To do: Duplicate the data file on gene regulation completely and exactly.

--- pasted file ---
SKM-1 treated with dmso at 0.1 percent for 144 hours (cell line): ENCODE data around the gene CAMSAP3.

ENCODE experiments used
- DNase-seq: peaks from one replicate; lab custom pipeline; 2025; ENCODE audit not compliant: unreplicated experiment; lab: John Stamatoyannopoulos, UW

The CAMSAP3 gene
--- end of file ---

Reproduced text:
SKM-1 treated with dmso at 0.1 percent for 144 hours (cell line): ENCODE data around the gene CAMSAP3.

ENCODE experiments used
- DNase-seq: peaks from one replicate; lab custom pipeline; 2025; ENCODE audit not compliant: unreplicated experiment; lab: John Stamatoyannopoulos, UW

The CAMSAP3 gene